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Proteins for Vegetarians

Proteins are substances that are vital in building structural components for the body such as muscles and organs. They function in a way that helps the body recover from illnesses and injury. They also help a great deal in keeping the body’s immune system healthy, synthesizing neurotransmitters, creating hormones and other functions. Meat, eggs and dairy products are a major source of high protein. But what do you do if you’re a vegetarian and cannot lay your hands on these foods? Worry not. There are just as many options for you!

The Vegetarian Advantage

Proteins are made up of amino acids and there are about 20 different types. The human body can produce 11 of these. The others have to be absorbed through the food we eat. The vegetarian diet has several advantages in obtaining the complete balanced set of proteins. One of them most certainly is that there is no cholesterol in plants so you end up absorbing a lot less of it. Secondly, by eating a lot of veggies you’re taking in a lot more fiber which helps in bowel movements. Lastly, you never exceed your calorie limits. Isn’t that wonderful?

Foods rich in Protein

If you look at it positively, vegetarians have a lot more options than their meat-eating counterparts. In order to get the maximum protein content in your diet, try out various combinations. The key lies in the variety!

Protein for Vegetarian

Firstly, let us list out the veggies and other foods that are rich sources of protein. Beans, legumes, grains, nuts, seeds, dairy products and soy are the toppers on the list.

Plan your meals in a way that you’re taking in at least 2 types of the above mentioned foods at a time. Here are some combinations of proteins that can be eaten together:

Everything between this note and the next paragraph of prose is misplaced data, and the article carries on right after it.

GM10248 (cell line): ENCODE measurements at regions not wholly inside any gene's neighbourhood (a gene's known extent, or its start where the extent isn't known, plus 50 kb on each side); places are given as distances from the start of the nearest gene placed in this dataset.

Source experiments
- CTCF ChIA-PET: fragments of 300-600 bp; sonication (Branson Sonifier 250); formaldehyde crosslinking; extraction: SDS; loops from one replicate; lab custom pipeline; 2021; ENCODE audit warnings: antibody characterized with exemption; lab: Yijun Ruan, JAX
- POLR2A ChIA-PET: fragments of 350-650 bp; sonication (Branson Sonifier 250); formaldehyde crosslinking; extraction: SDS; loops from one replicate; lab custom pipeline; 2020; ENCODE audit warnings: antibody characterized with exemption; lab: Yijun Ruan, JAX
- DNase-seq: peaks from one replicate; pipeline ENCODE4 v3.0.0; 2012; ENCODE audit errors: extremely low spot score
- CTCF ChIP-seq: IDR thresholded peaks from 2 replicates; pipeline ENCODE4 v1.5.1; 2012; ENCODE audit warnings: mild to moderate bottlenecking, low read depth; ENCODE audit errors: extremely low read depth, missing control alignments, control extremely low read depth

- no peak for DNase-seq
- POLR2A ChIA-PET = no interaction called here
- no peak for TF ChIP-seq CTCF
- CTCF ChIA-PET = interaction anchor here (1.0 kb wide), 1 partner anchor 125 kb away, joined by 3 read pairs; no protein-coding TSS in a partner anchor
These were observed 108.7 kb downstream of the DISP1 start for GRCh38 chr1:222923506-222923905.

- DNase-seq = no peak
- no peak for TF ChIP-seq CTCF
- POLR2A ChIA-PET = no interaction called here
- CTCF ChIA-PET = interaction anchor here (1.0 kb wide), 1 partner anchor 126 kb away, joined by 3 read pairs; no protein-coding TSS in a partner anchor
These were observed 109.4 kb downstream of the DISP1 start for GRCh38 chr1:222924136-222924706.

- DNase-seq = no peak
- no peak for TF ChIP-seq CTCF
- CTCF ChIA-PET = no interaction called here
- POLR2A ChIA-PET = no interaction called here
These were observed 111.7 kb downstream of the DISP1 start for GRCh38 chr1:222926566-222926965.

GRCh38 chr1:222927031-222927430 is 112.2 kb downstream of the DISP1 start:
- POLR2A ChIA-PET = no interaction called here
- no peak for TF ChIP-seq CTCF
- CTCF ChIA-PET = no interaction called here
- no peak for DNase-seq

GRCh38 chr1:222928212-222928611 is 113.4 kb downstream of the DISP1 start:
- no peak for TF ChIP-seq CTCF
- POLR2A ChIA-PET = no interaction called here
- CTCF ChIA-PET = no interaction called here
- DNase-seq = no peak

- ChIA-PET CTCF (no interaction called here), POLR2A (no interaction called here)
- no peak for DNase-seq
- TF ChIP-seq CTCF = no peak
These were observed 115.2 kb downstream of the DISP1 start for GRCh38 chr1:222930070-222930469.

• Grains and legumes: Try a combination of cooked black beans (urad dal) and rice for lunch.
  • Nuts, seeds and legume: Dinner can consist of lentil (dal) soup with chopped almonds (badam).
  • Whole wheat pasta with peas, almonds (badam) and a favourite sauce can be eaten at lunch because it is a heavy option.
  • Whole wheat toast and peanut butter is an anytime snack.
  • Bean or lentil soup with whole grain crackers is a good choice for a light dinner.

The list below gives an indication of how much protein is to be found in certain foods:

  • 1/4 cup Almonds: 7 gm
  • 1/4 cup Flax seed: 5 gm
  • 1/4 cup Peanuts: 8 gm
  • 1/4 cup Walnuts: 5 gm
  • 1 cup Chickpeas: 15 gm
  • 1 cup Kidney beans: 15 gm
  • 1 cup Soybeans: 29 gm
  • 1 cup Barley flakes: 4 gm
  • 1 cup Wild rice: 7 gm
  • 1 cup Millet: 8.5 gm

Remember though that animal proteins, found in meats, are complete sources as they are very high in amino acid content. However, plant based proteins are incomplete sources. That is why it is best to eat them in combinations so as to be able to get the maximum benefit from them.

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